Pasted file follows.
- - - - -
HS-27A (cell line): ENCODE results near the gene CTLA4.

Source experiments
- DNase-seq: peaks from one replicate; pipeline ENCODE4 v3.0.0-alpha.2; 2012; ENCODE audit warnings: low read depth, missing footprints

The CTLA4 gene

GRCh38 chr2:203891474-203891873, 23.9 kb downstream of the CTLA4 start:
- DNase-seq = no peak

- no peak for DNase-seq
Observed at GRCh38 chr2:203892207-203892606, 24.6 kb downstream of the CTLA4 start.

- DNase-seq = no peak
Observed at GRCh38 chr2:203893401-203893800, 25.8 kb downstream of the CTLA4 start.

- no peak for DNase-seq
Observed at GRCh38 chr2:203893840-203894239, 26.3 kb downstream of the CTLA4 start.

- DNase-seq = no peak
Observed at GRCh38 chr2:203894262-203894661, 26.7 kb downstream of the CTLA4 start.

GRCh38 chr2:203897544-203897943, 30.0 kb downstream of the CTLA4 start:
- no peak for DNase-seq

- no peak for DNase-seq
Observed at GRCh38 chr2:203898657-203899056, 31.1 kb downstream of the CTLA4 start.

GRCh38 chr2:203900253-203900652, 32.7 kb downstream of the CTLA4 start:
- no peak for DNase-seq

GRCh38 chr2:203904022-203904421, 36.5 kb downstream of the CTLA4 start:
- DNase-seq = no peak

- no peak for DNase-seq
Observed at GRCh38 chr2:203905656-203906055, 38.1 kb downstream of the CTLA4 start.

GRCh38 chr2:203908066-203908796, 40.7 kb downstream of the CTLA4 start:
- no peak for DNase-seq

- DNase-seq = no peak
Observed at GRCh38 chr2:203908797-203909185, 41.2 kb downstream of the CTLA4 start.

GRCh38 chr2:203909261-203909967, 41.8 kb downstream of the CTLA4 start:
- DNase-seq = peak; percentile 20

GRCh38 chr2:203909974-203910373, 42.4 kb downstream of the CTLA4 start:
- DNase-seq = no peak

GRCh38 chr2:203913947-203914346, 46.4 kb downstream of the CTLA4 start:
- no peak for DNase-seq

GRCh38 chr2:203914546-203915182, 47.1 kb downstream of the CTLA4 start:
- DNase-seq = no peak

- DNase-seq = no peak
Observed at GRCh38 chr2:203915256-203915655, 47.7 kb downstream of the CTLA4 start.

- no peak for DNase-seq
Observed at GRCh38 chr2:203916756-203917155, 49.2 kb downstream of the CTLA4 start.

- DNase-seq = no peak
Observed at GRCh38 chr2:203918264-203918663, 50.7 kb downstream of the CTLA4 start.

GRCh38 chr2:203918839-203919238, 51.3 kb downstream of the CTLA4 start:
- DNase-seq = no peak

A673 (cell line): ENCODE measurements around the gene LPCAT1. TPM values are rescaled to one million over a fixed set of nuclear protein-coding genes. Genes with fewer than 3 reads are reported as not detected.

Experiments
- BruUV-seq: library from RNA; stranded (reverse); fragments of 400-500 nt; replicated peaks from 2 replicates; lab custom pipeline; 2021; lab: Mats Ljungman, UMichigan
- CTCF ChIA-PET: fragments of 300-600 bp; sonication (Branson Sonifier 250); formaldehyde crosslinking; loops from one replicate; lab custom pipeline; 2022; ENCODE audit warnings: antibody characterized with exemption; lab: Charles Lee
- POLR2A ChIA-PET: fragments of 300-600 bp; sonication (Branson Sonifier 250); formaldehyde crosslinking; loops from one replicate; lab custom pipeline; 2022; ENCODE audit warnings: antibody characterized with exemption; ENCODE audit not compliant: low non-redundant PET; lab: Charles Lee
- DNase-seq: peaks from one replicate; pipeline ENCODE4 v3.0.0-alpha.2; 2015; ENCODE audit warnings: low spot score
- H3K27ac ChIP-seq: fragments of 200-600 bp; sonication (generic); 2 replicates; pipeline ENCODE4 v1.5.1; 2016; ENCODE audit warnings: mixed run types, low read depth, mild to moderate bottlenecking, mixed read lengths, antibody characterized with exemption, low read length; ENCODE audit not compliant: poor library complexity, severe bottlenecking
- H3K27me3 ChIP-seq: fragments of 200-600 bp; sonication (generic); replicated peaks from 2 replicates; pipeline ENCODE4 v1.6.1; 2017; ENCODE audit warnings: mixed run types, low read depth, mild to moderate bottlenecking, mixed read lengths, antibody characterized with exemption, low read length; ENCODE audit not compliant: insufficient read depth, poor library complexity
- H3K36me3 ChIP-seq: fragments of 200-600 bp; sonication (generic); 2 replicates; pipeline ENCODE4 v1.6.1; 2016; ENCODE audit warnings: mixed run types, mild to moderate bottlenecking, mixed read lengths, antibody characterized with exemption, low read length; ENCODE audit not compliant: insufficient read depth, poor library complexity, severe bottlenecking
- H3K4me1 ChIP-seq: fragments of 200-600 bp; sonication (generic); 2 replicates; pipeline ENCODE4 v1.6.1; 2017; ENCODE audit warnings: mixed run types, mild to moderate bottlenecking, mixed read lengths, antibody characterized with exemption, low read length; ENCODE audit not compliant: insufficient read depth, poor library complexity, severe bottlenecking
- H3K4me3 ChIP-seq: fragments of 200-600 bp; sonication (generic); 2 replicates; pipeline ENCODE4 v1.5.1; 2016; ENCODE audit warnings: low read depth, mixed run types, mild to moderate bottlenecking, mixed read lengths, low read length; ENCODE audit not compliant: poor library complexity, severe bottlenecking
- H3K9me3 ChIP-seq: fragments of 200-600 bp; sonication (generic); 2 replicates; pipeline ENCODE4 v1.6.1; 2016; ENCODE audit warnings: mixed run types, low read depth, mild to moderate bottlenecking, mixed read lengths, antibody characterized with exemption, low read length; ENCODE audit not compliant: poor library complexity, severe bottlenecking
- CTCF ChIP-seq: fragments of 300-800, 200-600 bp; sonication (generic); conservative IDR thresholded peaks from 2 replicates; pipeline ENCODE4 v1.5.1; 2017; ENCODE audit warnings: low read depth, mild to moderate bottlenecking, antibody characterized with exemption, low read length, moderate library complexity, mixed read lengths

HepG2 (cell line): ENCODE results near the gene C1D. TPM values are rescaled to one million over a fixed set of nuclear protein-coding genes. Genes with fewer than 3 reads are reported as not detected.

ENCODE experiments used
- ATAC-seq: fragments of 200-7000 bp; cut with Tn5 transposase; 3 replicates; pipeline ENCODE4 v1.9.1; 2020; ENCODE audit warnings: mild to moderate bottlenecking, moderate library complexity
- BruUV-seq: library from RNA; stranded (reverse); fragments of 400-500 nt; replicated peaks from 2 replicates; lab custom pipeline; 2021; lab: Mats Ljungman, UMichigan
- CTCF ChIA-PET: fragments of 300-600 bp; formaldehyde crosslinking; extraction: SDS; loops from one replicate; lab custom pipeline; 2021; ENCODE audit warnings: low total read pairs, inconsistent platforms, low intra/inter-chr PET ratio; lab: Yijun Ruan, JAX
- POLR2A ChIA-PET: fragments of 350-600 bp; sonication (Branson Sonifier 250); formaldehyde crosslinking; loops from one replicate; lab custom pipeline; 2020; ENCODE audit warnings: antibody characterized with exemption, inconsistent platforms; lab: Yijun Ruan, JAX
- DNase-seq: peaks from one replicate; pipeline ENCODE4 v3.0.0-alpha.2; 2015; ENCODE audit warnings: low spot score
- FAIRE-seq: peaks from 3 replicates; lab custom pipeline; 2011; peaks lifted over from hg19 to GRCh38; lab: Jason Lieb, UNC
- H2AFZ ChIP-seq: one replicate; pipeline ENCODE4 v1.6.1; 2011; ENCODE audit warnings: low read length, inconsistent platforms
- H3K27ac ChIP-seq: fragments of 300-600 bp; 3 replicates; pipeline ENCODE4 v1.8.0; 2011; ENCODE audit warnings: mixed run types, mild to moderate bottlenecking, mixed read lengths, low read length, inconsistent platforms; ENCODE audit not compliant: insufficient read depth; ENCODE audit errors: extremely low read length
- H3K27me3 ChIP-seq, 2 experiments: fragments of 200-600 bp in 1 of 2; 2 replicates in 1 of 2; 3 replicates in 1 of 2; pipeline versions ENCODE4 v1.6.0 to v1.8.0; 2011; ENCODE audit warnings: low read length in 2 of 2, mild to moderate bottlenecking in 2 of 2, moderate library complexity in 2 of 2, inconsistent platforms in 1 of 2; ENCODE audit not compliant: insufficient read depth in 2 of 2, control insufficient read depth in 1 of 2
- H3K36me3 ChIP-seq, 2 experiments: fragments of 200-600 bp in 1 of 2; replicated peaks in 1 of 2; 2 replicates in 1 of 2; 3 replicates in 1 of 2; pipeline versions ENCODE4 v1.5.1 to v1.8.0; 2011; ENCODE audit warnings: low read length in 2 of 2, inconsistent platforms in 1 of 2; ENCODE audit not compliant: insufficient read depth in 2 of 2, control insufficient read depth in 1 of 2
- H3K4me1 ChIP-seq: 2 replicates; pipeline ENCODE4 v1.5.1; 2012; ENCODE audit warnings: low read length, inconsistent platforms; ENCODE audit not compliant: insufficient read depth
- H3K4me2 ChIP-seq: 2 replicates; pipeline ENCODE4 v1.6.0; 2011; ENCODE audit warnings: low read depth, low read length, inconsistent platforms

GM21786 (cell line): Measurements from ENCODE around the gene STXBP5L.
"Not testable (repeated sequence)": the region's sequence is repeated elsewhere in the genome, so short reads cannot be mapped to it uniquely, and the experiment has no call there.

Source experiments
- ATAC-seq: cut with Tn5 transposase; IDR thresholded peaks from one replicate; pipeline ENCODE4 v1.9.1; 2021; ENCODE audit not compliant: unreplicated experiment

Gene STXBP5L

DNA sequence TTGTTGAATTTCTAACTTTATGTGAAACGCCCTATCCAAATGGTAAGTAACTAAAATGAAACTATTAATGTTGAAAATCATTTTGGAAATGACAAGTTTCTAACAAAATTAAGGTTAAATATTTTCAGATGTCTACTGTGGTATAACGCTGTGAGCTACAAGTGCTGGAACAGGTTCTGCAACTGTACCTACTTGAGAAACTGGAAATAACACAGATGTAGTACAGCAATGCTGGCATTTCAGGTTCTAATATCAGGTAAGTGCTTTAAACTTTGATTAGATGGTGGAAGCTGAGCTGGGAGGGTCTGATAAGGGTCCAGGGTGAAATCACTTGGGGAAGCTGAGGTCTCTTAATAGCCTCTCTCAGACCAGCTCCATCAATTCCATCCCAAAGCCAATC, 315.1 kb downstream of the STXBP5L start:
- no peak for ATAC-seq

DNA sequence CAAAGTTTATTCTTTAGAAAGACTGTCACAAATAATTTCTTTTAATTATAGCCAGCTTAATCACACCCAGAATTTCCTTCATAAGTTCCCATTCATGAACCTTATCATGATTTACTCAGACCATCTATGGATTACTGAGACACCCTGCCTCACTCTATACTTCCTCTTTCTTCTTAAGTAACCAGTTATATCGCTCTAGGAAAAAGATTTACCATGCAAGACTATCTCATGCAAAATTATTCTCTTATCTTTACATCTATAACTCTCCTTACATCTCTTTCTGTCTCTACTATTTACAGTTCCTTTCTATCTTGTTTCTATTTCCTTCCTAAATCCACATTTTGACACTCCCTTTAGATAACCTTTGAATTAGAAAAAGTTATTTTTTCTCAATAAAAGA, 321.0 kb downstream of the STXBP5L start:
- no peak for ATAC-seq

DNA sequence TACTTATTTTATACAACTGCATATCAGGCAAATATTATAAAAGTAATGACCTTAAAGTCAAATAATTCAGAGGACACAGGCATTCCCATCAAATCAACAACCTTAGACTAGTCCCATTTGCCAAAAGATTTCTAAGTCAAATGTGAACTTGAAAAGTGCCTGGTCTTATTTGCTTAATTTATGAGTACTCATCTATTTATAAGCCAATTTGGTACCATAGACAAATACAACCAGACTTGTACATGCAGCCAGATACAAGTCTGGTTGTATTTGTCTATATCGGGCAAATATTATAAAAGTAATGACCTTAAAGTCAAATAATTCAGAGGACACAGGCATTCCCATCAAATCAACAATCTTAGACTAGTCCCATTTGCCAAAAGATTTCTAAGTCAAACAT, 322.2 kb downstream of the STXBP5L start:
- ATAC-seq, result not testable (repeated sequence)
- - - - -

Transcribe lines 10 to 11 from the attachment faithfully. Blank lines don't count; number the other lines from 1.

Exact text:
Observed at GRCh38 chr2:203893401-203893800, 25.8 kb downstream of the CTLA4 start.

- no peak for DNase-seq